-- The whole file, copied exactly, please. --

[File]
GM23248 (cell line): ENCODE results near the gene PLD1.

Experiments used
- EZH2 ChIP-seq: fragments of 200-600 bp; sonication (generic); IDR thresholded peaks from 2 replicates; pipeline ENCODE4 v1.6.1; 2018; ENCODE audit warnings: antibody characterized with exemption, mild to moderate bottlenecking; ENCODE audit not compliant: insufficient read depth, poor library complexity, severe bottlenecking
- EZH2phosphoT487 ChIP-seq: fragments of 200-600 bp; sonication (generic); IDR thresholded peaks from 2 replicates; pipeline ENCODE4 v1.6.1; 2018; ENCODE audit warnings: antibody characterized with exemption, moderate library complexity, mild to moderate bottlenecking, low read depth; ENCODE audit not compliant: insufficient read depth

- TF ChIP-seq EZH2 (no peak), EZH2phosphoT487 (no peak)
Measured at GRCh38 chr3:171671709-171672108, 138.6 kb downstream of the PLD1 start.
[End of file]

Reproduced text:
GM23248 (cell line): ENCODE results near the gene PLD1.

Experiments used
- EZH2 ChIP-seq: fragments of 200-600 bp; sonication (generic); IDR thresholded peaks from 2 replicates; pipeline ENCODE4 v1.6.1; 2018; ENCODE audit warnings: antibody characterized with exemption, mild to moderate bottlenecking; ENCODE audit not compliant: insufficient read depth, poor library complexity, severe bottlenecking
- EZH2phosphoT487 ChIP-seq: fragments of 200-600 bp; sonication (generic); IDR thresholded peaks from 2 replicates; pipeline ENCODE4 v1.6.1; 2018; ENCODE audit warnings: antibody characterized with exemption, moderate library complexity, mild to moderate bottlenecking, low read depth; ENCODE audit not compliant: insufficient read depth

- TF ChIP-seq EZH2 (no peak), EZH2phosphoT487 (no peak)
Measured at GRCh38 chr3:171671709-171672108, 138.6 kb downstream of the PLD1 start.